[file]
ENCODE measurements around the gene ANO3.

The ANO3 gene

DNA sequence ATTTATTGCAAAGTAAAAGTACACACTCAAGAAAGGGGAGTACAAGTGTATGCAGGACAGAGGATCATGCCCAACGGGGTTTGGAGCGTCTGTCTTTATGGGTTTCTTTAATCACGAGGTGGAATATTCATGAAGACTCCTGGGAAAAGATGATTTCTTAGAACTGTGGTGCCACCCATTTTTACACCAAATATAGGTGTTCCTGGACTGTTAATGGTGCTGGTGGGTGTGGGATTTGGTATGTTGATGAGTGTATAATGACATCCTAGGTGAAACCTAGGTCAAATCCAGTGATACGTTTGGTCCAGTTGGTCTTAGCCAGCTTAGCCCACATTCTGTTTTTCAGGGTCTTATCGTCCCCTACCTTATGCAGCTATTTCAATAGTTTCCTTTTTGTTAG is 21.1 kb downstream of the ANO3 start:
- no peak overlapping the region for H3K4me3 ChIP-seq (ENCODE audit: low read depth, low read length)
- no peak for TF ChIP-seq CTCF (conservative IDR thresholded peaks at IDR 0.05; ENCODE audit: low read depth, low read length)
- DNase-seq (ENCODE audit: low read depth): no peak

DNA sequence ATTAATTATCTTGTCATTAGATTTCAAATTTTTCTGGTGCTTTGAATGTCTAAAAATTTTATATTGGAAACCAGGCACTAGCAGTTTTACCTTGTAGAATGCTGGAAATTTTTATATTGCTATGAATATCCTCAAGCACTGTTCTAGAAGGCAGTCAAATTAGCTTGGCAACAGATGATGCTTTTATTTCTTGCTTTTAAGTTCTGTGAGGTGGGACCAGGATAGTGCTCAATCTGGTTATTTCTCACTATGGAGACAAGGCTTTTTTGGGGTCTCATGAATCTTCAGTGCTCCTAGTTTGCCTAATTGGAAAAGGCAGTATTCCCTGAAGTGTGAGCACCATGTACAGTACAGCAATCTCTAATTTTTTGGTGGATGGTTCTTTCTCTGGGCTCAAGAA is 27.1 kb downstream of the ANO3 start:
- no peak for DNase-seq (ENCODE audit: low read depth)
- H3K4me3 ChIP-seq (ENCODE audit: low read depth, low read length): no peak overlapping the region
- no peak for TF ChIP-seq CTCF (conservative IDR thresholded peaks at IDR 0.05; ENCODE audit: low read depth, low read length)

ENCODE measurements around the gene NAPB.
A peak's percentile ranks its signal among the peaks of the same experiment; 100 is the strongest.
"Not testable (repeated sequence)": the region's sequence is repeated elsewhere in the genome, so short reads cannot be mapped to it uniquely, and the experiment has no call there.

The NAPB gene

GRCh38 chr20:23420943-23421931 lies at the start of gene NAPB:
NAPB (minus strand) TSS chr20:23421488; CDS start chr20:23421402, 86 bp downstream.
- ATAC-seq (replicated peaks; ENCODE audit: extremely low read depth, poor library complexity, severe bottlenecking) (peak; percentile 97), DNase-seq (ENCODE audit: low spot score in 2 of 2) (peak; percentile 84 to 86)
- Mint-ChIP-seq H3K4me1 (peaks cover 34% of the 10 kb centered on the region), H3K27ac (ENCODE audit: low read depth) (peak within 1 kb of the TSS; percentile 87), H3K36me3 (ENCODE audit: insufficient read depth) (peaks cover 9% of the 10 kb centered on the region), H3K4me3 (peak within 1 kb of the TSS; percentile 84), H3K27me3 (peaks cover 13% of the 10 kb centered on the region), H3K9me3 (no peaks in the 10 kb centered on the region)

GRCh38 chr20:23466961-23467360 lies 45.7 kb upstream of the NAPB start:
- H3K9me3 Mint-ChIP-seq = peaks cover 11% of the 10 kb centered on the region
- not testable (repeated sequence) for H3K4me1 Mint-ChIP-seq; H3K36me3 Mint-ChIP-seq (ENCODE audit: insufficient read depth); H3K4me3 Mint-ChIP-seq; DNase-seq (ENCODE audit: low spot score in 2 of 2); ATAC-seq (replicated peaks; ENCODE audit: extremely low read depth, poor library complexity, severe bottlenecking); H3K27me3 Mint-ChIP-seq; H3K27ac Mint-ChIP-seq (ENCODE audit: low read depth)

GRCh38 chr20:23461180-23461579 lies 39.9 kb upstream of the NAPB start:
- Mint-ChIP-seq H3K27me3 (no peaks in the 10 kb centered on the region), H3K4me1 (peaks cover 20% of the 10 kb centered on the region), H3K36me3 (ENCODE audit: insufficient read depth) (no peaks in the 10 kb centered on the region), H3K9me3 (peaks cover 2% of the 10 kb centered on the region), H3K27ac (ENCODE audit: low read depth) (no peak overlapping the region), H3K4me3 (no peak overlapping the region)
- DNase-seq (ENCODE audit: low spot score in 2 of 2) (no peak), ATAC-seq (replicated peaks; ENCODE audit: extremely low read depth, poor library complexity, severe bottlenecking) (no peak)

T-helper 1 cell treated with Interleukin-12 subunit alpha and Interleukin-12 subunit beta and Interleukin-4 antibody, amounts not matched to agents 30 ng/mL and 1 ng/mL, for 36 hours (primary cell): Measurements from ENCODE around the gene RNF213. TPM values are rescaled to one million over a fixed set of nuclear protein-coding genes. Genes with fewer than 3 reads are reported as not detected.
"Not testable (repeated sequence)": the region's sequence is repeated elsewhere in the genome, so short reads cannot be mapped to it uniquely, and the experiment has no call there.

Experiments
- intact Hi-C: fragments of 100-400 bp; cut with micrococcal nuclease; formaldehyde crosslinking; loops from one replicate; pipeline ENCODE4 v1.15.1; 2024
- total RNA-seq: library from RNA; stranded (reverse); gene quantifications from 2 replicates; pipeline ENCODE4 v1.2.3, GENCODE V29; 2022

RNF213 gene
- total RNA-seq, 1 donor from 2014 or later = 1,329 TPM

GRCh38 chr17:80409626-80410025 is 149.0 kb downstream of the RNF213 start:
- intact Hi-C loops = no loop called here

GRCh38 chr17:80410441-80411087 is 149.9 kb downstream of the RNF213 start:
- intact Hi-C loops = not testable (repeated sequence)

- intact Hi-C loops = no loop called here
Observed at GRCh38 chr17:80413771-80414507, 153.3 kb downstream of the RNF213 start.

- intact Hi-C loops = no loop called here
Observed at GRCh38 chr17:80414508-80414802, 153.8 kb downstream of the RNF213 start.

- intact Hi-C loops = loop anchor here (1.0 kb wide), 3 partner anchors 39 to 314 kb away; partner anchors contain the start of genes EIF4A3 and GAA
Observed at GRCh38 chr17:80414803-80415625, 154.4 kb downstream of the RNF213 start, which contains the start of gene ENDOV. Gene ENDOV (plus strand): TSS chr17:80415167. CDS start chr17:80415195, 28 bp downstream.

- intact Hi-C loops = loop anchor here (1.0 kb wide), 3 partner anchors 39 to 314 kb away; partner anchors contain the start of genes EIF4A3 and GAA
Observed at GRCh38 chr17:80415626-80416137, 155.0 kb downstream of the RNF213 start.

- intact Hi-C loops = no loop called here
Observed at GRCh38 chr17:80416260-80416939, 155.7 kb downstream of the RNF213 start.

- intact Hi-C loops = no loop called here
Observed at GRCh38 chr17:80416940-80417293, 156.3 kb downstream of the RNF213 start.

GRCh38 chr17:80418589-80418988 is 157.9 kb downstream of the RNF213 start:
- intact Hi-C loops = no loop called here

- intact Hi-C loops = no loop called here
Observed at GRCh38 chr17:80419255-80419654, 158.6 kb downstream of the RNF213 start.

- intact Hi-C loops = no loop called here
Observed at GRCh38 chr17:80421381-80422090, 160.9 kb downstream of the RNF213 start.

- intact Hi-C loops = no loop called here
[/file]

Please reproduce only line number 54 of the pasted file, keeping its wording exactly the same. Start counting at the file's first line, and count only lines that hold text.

- intact Hi-C loops = no loop called here